- Simplicity of credit card apps is appealing to consumers: The overall customer satisfaction score for credit card mobile apps is 872, down 3 points from last year. Online credit card satisfaction is 863. In both cases, customers report strong levels of understanding of features and offer high marks for mobile app appearance. The higher overall satisfaction scores for credit card mobile apps are attributable to a more tailored visual user experience that limits content to pertinent information and key functionality.
- Familiarity breeds loyalty: Banking mobile apps have the highest percentage of customers accessing the app 12 or more times a month. Higher usage of 8 or more times a month on either online or mobile platform substantially increases overall satisfaction. Overall, 69% of bank mobile app users say their banks mobile app is either a “somewhat important” or “very important” channel in preventing them from switching to a different bank.
- Personalization, curation of content become next frontier for digital channels: The bulk of spending and design activity in the banking and credit card online and mobile app space has been focused on creating rich feature sets and improving usability. As the technologies evolve, the focus needs to shift to personalization, creating a curated user experience that delivers both convenience and streamlined usability.
Huntington ranks highest in overall satisfaction for U.S. banking mobile apps, with a score of 875. Capital One (873) ranks second and Citibank (870) ranks third.
Huntington also ranks highest in overall satisfaction for U.S. online banking, with a score of 880. Regions Bank (874) ranks second and TD Bank (872) ranks third.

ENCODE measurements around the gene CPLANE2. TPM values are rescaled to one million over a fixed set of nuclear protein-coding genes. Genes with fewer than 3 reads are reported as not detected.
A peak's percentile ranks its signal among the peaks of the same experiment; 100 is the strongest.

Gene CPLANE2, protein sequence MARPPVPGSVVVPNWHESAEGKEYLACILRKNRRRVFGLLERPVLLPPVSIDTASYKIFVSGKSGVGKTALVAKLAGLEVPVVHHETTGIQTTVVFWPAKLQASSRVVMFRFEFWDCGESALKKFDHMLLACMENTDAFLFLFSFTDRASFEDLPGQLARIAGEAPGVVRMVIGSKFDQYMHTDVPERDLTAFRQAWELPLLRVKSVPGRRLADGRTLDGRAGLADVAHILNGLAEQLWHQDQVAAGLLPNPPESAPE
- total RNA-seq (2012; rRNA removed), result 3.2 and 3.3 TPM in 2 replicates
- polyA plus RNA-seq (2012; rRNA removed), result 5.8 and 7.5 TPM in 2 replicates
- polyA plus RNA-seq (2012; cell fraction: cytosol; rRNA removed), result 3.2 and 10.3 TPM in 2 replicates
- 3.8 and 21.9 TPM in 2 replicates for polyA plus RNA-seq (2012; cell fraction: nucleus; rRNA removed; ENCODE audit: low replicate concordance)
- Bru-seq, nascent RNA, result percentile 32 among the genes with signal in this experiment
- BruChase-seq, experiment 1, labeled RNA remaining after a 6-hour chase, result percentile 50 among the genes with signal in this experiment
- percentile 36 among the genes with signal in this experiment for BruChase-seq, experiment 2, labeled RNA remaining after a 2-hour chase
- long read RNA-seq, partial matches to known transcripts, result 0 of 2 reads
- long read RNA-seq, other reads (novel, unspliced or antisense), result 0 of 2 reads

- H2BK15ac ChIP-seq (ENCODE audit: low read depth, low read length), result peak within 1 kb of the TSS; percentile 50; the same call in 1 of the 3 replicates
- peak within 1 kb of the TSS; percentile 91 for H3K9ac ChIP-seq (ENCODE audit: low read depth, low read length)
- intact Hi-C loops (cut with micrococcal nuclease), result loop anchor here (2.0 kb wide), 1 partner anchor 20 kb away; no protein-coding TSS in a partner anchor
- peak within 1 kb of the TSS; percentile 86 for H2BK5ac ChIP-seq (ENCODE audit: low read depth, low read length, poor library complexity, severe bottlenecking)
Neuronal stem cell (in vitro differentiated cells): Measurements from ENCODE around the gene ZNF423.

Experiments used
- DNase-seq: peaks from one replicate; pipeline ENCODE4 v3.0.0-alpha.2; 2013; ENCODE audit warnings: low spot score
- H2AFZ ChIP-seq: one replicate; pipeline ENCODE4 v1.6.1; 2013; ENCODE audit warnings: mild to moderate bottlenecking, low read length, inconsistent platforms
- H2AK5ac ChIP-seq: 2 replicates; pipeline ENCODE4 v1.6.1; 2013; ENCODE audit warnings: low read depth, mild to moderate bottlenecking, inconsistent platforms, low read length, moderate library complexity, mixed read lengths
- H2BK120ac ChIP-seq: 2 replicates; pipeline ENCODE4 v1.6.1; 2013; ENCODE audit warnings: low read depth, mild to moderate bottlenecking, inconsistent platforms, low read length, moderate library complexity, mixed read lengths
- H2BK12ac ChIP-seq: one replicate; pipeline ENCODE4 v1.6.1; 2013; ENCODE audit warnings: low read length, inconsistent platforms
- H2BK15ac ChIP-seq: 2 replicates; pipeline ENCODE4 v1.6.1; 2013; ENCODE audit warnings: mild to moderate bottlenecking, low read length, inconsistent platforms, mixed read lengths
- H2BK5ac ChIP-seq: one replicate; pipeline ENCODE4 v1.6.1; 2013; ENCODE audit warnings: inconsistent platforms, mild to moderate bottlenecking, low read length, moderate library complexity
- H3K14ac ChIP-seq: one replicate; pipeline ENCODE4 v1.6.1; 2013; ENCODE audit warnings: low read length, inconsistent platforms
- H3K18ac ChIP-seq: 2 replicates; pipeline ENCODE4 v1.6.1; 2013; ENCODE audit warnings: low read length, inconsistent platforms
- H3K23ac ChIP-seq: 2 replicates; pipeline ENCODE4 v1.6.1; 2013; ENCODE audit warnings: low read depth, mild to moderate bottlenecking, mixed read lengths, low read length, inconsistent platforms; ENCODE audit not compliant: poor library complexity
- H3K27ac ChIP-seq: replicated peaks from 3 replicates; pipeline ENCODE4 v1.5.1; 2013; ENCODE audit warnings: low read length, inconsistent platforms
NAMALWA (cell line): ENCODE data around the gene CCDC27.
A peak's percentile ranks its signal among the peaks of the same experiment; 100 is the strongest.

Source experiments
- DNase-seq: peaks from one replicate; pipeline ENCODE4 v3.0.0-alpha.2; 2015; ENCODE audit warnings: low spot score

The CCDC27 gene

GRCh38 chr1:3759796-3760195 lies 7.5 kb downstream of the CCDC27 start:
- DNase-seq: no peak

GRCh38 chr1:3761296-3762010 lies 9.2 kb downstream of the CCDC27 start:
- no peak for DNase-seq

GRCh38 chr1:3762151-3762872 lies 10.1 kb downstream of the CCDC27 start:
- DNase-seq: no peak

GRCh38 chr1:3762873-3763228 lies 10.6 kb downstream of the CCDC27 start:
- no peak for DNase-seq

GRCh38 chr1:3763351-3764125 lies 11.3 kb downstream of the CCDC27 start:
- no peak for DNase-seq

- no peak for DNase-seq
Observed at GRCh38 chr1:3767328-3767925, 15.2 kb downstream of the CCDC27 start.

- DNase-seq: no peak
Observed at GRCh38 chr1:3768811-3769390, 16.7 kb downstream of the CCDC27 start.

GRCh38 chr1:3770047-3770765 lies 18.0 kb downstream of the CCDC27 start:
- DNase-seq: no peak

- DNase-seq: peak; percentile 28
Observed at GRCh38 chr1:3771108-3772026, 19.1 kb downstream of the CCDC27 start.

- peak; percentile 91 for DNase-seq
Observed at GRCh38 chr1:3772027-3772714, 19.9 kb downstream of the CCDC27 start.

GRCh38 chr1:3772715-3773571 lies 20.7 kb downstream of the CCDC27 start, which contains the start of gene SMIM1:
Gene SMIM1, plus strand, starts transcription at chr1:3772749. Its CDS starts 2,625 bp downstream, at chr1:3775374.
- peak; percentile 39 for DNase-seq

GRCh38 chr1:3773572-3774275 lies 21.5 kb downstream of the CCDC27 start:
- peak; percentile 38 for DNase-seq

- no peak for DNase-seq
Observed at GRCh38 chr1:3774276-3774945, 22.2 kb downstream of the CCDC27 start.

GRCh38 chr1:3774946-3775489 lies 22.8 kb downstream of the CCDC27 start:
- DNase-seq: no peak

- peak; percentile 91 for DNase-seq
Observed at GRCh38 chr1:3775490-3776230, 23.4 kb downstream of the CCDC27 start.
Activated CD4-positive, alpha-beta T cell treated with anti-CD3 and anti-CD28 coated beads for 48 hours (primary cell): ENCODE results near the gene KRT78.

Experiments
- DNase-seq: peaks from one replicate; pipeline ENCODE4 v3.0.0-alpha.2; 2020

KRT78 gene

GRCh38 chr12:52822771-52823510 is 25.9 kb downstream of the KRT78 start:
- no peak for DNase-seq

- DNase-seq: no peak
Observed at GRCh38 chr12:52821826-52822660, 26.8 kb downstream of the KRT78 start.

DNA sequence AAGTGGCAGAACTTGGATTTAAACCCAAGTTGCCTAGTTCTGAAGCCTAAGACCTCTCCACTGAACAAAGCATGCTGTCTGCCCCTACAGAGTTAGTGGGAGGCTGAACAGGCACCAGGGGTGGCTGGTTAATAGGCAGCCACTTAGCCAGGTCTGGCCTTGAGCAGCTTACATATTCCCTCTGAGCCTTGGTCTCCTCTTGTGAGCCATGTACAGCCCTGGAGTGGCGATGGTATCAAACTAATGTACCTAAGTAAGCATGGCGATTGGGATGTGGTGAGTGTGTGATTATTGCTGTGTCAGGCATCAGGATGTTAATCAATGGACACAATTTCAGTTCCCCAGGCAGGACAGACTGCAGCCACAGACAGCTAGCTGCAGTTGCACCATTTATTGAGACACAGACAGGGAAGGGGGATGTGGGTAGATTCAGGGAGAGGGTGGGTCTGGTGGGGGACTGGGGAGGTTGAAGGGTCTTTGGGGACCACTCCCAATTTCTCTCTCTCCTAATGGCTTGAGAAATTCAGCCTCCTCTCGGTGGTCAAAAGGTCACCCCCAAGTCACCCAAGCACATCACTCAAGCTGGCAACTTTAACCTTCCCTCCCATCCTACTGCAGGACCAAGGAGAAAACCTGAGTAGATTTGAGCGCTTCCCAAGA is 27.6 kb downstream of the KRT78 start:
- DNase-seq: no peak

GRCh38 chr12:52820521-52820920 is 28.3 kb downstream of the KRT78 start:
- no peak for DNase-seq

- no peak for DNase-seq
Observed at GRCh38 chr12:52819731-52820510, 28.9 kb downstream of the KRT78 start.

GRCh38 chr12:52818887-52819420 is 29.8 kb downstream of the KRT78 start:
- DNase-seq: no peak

Discover ranks highest in overall satisfaction for U.S. credit card mobile apps, with a score of 890. American Express (889) ranks second. Bank of America (879) ranks third.
Discover also ranks highest in overall satisfaction for U.S. online credit card, with a score of 885. American Express (873) ranks second and Capital One (872) ranks third.
The 2019 U.S. Banking App Satisfaction, U.S. Online Banking Satisfaction, U.S. Credit Card App Satisfaction and U.S. Online Credit Card Satisfaction studies measure overall satisfaction with mobile banking and credit card applications based on five factors: ease of navigation; appearance; clarity of information; range of services; and availability of key information. The studies are based on responses from 17,424 retail bank and credit card customers nationwide. The studies were fielded in March-April 2019.
To learn more about these studies, visit https://www.jdpower.com/business/resource/us-banking-and-us-credit-card-mobile-app-satisfaction-studies.
J.D. Power is a global leader in consumer insights, advisory services and data and analytics. These capabilities enable J.D. Power to help its clients drive customer satisfaction, growth and profitability. Established in 1968, J.D. Power has offices serving North America, South America, Asia Pacific and Europe.